Monday, May 09, 2005

GNU screen hack-fu: running one command in multiple windows

I've long used the wonderful GNU screen text-windowing system, which allows you to do lots of neat things like detach a terminal session and reattach later, and switch between multiple terminal `windows' within a single session.

When you have lots of gnu screen windows open, sometimes it'd be nice to run the same command on several of them -- for example, cd several windows to the same directory, or ssh to the same server. I've always done this by copy-and-pasting, though there are some funky commands in screen for copying and pasting text between windows.

Now, thanks to the screen -X command and a short shell script, I can do this very easily.

I name the script screenex, and use it as follows:

[03:36 PM mithras@powerbook: ~] screenex 1 6 ls In windows 1 - 6, doing: ls

I simply pass the range of window numbers to run the command in, followed by the command itself. I can also omit the second number, to execute the command on just one other window:

[03:39 PM mithras@powerbook: ~] screenex 2 pine In windows 2 - 2, doing: pine

Neat! This becomes much more powerful, though, when you add substitution of the window number. When you include the token --INDEX-- in the command, the window number is substituted for --INDEX--. I use this to launch ssh connections to six machines at once, which is handy when I'm running a bunch of jobs in parallel. At work we have a bunch of servers, named,, etc. So to connect to a different machine in each window, I just run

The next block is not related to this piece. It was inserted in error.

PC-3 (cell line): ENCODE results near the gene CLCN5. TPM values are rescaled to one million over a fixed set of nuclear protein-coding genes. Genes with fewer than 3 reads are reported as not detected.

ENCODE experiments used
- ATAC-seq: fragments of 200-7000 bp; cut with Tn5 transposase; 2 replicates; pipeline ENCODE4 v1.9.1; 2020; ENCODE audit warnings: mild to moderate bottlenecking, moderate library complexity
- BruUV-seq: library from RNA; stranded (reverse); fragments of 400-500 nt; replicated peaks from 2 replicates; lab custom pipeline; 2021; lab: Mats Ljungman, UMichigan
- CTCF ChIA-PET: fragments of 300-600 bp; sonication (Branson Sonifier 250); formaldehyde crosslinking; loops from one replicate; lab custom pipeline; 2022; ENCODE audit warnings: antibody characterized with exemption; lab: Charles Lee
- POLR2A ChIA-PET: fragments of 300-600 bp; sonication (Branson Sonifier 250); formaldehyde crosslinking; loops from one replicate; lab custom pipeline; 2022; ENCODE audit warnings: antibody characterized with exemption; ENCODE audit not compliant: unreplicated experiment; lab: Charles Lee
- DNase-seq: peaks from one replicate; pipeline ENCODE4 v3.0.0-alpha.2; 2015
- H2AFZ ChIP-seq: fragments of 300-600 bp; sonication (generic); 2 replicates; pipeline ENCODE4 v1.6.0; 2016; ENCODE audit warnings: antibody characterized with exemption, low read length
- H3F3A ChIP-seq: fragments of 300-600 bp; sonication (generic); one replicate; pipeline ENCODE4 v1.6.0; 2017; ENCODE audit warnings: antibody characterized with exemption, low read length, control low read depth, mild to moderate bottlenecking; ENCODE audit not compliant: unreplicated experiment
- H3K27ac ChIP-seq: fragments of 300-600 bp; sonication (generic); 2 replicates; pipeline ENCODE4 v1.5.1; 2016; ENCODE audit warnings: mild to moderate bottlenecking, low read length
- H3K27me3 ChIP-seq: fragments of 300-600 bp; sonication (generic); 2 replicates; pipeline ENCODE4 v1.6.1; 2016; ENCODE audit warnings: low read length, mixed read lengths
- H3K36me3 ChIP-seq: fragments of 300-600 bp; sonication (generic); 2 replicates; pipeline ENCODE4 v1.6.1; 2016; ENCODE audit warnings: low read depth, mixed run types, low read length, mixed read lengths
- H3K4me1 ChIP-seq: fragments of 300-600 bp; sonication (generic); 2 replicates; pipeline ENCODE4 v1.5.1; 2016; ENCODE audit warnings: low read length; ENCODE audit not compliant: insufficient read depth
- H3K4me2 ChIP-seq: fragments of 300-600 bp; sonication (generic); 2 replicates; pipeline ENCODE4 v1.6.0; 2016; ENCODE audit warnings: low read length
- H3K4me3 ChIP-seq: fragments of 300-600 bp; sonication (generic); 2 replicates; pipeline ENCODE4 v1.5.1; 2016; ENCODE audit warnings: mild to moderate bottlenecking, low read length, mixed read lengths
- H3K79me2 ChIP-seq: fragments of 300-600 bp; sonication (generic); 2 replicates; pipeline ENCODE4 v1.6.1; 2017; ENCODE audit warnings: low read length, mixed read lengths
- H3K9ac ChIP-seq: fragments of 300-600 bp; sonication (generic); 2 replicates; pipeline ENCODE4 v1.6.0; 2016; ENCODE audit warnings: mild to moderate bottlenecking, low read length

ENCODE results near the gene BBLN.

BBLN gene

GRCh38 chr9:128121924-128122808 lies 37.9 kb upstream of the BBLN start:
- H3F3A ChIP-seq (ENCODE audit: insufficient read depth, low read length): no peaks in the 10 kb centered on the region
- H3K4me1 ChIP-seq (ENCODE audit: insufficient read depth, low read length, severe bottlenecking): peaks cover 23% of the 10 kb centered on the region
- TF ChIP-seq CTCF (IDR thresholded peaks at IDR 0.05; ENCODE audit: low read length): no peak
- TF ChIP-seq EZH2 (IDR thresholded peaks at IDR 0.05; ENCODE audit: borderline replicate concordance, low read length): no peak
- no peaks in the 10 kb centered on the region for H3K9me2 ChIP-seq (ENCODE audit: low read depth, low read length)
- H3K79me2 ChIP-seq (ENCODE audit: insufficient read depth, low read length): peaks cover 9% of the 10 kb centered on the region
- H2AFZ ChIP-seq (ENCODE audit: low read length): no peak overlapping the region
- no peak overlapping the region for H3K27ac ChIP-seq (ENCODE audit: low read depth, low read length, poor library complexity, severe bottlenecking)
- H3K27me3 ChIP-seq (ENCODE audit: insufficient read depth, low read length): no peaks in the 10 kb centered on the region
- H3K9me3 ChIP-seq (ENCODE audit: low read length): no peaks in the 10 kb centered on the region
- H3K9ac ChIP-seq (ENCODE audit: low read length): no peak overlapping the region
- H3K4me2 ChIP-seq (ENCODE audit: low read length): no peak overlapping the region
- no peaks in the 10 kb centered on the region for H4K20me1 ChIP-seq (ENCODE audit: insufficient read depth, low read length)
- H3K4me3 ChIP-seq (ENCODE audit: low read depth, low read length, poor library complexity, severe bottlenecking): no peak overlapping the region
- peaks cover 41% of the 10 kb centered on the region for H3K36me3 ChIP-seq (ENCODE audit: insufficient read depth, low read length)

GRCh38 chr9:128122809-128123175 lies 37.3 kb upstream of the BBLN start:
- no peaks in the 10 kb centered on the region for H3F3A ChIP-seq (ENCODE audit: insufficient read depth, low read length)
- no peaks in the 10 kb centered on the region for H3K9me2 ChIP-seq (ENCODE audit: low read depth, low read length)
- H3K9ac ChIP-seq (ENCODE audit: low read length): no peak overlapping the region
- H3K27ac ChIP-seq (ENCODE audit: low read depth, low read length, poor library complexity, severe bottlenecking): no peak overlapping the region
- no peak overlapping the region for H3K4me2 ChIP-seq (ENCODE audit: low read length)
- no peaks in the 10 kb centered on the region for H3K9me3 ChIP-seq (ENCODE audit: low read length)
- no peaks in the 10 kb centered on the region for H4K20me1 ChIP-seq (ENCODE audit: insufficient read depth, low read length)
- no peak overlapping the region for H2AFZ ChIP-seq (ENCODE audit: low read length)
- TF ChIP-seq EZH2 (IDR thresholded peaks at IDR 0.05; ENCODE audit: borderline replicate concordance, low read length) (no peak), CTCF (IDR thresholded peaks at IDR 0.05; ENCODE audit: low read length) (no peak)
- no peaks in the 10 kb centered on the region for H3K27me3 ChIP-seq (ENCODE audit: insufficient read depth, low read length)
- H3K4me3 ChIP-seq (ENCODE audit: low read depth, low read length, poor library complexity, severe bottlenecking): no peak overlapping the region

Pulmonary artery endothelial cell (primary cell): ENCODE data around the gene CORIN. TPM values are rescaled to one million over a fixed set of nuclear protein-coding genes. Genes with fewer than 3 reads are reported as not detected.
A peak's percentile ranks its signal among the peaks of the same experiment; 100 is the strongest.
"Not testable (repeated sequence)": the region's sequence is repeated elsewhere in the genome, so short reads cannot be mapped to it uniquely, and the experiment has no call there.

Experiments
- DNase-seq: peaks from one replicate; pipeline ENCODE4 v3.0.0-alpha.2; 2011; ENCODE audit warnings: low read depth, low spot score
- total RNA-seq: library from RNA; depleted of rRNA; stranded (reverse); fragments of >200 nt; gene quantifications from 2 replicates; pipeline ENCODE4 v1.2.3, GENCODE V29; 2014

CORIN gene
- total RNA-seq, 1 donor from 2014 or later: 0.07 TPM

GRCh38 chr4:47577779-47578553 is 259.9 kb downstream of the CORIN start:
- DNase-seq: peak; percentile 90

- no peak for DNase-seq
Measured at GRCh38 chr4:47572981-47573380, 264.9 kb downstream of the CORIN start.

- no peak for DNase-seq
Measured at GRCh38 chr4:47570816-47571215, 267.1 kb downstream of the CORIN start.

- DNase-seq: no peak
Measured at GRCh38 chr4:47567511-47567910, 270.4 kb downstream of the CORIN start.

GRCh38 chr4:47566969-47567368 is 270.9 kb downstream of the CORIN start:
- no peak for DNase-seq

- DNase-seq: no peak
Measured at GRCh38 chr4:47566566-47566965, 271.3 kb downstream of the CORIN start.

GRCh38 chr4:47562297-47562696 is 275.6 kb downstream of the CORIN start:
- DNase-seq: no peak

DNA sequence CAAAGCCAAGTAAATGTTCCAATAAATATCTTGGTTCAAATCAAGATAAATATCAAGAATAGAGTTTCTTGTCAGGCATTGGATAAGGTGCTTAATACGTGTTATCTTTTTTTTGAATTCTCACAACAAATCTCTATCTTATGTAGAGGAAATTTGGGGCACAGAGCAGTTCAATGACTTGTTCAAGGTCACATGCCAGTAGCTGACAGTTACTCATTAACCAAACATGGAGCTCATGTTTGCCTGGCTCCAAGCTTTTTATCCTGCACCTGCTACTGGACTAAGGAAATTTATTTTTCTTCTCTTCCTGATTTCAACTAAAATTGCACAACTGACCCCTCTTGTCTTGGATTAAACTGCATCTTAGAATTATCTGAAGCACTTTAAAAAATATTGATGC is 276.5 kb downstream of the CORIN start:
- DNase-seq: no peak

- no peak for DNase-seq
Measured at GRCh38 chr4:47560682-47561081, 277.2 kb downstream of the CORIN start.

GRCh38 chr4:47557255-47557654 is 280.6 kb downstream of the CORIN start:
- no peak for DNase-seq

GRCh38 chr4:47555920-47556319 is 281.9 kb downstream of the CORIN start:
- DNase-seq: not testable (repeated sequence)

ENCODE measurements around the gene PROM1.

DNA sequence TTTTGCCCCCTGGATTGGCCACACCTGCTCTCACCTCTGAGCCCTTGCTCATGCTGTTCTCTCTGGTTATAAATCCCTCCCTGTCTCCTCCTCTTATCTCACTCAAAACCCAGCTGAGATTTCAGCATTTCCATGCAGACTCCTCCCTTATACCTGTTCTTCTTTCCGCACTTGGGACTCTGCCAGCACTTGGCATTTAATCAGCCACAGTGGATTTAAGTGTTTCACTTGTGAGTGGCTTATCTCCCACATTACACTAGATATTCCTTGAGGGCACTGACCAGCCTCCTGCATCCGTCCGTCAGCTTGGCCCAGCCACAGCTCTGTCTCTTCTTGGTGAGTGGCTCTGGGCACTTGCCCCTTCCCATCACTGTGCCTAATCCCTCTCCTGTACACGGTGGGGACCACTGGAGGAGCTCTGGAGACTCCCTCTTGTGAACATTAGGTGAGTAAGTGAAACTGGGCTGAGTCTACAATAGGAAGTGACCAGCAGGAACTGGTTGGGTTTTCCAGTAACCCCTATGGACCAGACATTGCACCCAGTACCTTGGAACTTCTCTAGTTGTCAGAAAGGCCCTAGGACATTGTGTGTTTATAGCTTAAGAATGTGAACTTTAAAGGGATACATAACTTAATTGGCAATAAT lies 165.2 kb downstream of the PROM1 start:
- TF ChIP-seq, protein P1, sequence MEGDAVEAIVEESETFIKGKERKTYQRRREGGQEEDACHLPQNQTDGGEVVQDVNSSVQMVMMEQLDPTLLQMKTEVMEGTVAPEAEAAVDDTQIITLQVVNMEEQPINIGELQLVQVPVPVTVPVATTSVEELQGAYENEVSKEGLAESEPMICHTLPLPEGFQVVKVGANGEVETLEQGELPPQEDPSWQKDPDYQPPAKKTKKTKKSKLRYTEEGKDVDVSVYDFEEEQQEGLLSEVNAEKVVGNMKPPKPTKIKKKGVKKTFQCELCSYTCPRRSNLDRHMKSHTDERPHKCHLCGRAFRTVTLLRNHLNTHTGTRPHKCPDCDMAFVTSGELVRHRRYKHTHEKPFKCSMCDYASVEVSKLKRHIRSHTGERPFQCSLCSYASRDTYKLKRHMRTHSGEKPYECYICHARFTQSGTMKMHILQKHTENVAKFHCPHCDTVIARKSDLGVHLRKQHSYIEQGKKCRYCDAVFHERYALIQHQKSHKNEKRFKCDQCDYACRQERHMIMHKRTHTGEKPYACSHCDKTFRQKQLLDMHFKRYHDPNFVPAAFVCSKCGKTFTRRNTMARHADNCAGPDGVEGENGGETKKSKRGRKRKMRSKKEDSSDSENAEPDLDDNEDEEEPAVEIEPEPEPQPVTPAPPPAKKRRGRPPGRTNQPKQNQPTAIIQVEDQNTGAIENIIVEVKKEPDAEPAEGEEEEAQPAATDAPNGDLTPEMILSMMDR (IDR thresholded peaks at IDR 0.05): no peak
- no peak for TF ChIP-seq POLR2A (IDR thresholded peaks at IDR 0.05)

[03:41 PM mithras@powerbook: ~] screenex 1 6 ssh In windows 1 - 6, doing: ssh

And I'm connected, ready to run my parallel jobs! You can also do cool stuff if you have environment variables that are indexed by number, for example WORKING_DIR_1, WORKING_DIR_2, etc. Anyway, I'll save more for later.

The script:

(Note that the ^M character is a literal newline character, which you can enter in vi by typing ctrl-V, then enter.)

[ Click to show the entire script ]
#!/bin/sh # # command to run the given command on multiple `GNU screen' windows # usage: screenex [begin-window] [end-window] command # # by Mithras The Prophet (mithras.the.prophet, which is a gmail account.) # # # returns 1 if arg is numeric, 0 otherwise # is_numeric() { var="$1" if [ -z "$var" ]; then echo "0" else [ "$var" -eq 0 ] 2> /dev/null if [ $? -eq 0 -o $? -eq 1 ]; then echo "1" else echo "0" fi fi } # # if argument 1, or arguments 1 and 2 are numeric, then # we apply the command to just that range of windows; # otherwise, to all windows # mycommand="" window_begin="1" # beginning of range of windows to send command to window_end="6" # and end arg1="$1" shift; if [ -z "$arg1" ]; then exit; fi if [ $(is_numeric "$arg1") -eq 1 ]; then # this is beginning of range window_begin="$arg1" # try to grab a second numeric arg? arg2="$1" shift; if [ $(is_numeric "$arg2") -eq 1 ]; then # we have a second number! window_end="$arg2" else # ahve second arg, but not a number # so it must be start of command window_end="$window_begin" # just do the one window mycommand="\"$arg2\"" fi else # arg1 -not- numeric, # so it must be start of command mycommand="$arg1" fi while [ ! -z "$1" ] do mycommand="$mycommand \"$1\"" # rest of line shift done echo "In windows $window_begin - $window_end, doing: $mycommand" # # now execute! # let "window_end = $window_end + 1" # so we can do strict -lt test index="$window_begin" while [ $index -lt $window_end ] do thiscommand=${mycommand/--INDEX--/$index} screen -X at ${index}# stuff "${thiscommand}^M" let "index = $index + 1" done


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